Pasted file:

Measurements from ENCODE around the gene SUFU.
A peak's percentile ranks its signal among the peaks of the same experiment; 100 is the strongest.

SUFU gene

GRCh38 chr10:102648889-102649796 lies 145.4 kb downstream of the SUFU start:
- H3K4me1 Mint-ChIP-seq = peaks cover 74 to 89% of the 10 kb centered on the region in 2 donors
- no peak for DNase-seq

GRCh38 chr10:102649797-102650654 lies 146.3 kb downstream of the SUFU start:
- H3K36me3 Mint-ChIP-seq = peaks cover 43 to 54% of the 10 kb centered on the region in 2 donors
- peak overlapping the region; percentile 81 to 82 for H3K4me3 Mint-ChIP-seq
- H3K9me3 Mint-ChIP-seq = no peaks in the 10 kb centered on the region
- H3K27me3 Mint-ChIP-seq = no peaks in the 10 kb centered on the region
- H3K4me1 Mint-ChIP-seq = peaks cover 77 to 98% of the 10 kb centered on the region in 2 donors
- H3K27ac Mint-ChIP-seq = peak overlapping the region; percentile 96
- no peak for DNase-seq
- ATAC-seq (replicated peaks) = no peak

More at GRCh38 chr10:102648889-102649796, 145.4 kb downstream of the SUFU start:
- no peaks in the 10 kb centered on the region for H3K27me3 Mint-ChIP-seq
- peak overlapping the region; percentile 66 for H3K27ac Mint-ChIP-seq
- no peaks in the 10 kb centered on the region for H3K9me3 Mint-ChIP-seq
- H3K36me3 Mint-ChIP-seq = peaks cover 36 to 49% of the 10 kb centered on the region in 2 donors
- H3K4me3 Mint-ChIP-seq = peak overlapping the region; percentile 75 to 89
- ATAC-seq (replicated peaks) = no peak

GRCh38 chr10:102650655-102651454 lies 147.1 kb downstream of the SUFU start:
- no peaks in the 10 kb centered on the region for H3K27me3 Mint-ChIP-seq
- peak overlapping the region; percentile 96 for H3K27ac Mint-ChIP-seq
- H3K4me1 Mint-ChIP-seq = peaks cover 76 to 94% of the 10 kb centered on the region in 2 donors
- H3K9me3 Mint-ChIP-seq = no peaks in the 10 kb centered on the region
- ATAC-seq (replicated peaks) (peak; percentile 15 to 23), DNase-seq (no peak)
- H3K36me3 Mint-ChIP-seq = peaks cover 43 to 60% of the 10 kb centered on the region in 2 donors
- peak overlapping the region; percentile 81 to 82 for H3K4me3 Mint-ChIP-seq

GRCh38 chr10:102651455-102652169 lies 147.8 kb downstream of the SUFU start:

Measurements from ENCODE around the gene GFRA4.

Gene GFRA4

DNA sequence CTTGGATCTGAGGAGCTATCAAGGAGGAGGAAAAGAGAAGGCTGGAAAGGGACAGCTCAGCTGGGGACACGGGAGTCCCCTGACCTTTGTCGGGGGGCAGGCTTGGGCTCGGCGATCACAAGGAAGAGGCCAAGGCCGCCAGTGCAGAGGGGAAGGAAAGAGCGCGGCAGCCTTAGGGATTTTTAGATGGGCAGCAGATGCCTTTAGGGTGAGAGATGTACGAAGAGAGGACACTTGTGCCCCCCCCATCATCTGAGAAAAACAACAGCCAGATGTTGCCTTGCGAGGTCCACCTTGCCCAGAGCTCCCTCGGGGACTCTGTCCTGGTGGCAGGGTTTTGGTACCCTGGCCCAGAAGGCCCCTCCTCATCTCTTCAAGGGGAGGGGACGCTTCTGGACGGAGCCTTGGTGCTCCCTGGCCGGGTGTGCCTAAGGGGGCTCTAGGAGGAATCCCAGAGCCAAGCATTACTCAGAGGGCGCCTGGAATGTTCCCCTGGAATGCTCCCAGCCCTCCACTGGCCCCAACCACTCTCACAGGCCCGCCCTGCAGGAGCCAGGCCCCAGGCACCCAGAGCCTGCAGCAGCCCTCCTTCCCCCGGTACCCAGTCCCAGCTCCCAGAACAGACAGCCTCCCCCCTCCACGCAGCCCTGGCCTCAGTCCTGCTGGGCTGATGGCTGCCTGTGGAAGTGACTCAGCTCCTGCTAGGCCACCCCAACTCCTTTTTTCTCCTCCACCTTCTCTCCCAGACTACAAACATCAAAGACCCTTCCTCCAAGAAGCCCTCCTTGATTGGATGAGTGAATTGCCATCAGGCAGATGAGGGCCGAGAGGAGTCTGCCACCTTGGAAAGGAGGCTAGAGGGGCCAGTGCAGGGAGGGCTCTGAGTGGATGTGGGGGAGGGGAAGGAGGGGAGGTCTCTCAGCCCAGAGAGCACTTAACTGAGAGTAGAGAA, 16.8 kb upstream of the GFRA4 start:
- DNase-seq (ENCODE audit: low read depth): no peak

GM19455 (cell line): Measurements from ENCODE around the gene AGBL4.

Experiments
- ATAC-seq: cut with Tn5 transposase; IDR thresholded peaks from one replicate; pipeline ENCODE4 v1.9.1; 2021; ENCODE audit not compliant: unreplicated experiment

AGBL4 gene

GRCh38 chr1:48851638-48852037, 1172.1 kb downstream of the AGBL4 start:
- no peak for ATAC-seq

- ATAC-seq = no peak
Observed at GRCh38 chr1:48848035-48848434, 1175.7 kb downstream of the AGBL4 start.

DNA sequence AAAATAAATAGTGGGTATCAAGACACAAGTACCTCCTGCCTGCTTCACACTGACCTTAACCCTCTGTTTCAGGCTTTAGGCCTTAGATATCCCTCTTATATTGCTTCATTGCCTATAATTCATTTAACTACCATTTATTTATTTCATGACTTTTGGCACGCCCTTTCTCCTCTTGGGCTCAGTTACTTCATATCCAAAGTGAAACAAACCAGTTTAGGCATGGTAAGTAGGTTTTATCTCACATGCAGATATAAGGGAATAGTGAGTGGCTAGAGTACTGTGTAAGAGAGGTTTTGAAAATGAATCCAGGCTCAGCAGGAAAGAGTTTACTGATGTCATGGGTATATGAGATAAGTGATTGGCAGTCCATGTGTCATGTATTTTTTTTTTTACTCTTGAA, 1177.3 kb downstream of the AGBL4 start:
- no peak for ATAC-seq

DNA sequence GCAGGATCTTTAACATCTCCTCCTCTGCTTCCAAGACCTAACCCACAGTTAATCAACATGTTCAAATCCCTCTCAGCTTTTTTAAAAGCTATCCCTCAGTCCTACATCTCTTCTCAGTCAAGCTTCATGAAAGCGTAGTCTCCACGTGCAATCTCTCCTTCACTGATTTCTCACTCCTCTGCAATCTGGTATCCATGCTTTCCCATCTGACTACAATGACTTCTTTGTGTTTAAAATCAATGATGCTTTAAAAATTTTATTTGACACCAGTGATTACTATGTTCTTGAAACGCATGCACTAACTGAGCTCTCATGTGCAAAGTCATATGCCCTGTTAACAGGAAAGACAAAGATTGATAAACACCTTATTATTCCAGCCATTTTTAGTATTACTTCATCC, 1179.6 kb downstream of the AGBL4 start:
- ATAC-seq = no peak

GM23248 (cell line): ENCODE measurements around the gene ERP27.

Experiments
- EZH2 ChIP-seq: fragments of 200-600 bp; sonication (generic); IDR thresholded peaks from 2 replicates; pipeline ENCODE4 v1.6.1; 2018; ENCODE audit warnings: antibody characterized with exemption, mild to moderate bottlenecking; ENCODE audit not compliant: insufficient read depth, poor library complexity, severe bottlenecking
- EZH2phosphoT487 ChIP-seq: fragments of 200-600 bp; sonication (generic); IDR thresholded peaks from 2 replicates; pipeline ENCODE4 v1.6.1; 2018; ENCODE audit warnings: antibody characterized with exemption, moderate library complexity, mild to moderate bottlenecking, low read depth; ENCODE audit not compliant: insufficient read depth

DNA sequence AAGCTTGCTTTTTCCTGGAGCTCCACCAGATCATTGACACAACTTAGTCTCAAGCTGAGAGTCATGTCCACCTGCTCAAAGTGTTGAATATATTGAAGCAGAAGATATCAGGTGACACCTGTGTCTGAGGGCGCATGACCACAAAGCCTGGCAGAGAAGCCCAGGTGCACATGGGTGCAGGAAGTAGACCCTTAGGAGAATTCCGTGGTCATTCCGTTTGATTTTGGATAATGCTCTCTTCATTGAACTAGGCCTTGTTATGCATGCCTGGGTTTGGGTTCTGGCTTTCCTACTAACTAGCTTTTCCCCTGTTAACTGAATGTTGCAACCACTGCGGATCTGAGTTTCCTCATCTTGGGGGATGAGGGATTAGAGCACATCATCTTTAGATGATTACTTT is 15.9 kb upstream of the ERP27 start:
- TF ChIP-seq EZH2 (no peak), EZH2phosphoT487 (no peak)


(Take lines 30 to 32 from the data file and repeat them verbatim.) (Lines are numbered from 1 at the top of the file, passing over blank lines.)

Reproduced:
- peak overlapping the region; percentile 81 to 82 for H3K4me3 Mint-ChIP-seq

GRCh38 chr10:102651455-102652169 lies 147.8 kb downstream of the SUFU start:

Measurements from ENCODE around the gene GFRA4.